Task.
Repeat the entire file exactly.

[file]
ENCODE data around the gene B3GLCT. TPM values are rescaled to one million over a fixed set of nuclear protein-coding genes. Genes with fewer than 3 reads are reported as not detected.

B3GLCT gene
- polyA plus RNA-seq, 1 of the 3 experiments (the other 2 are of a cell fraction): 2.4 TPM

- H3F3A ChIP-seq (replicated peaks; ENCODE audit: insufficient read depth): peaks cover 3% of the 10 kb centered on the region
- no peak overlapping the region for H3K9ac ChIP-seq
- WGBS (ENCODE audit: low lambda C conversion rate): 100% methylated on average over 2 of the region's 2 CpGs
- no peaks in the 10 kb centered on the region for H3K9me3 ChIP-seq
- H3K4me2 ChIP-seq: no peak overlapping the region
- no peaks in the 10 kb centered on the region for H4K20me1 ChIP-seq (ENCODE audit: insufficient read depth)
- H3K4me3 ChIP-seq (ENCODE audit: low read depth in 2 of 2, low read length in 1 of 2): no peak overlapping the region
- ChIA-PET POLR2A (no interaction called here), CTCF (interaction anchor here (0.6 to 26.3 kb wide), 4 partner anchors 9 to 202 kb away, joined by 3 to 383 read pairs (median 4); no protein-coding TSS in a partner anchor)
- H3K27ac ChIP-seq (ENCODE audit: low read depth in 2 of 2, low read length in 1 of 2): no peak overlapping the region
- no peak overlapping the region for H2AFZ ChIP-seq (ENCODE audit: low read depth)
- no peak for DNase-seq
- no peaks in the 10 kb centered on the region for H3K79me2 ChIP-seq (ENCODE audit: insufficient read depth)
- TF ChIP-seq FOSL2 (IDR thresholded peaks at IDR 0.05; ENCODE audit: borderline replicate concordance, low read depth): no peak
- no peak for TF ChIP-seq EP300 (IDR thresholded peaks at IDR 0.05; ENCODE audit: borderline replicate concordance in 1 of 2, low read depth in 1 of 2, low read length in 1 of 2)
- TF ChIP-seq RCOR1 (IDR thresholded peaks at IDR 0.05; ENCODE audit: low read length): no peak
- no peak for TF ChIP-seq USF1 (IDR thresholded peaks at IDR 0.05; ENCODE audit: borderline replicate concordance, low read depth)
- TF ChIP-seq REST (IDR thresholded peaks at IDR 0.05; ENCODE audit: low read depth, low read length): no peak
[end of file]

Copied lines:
ENCODE data around the gene B3GLCT. TPM values are rescaled to one million over a fixed set of nuclear protein-coding genes. Genes with fewer than 3 reads are reported as not detected.

B3GLCT gene
- polyA plus RNA-seq, 1 of the 3 experiments (the other 2 are of a cell fraction): 2.4 TPM

- H3F3A ChIP-seq (replicated peaks; ENCODE audit: insufficient read depth): peaks cover 3% of the 10 kb centered on the region
- no peak overlapping the region for H3K9ac ChIP-seq
- WGBS (ENCODE audit: low lambda C conversion rate): 100% methylated on average over 2 of the region's 2 CpGs
- no peaks in the 10 kb centered on the region for H3K9me3 ChIP-seq
- H3K4me2 ChIP-seq: no peak overlapping the region
- no peaks in the 10 kb centered on the region for H4K20me1 ChIP-seq (ENCODE audit: insufficient read depth)
- H3K4me3 ChIP-seq (ENCODE audit: low read depth in 2 of 2, low read length in 1 of 2): no peak overlapping the region
- ChIA-PET POLR2A (no interaction called here), CTCF (interaction anchor here (0.6 to 26.3 kb wide), 4 partner anchors 9 to 202 kb away, joined by 3 to 383 read pairs (median 4); no protein-coding TSS in a partner anchor)
- H3K27ac ChIP-seq (ENCODE audit: low read depth in 2 of 2, low read length in 1 of 2): no peak overlapping the region
- no peak overlapping the region for H2AFZ ChIP-seq (ENCODE audit: low read depth)
- no peak for DNase-seq
- no peaks in the 10 kb centered on the region for H3K79me2 ChIP-seq (ENCODE audit: insufficient read depth)
- TF ChIP-seq FOSL2 (IDR thresholded peaks at IDR 0.05; ENCODE audit: borderline replicate concordance, low read depth): no peak
- no peak for TF ChIP-seq EP300 (IDR thresholded peaks at IDR 0.05; ENCODE audit: borderline replicate concordance in 1 of 2, low read depth in 1 of 2, low read length in 1 of 2)
- TF ChIP-seq RCOR1 (IDR thresholded peaks at IDR 0.05; ENCODE audit: low read length): no peak
- no peak for TF ChIP-seq USF1 (IDR thresholded peaks at IDR 0.05; ENCODE audit: borderline replicate concordance, low read depth)
- TF ChIP-seq REST (IDR thresholded peaks at IDR 0.05; ENCODE audit: low read depth, low read length): no peak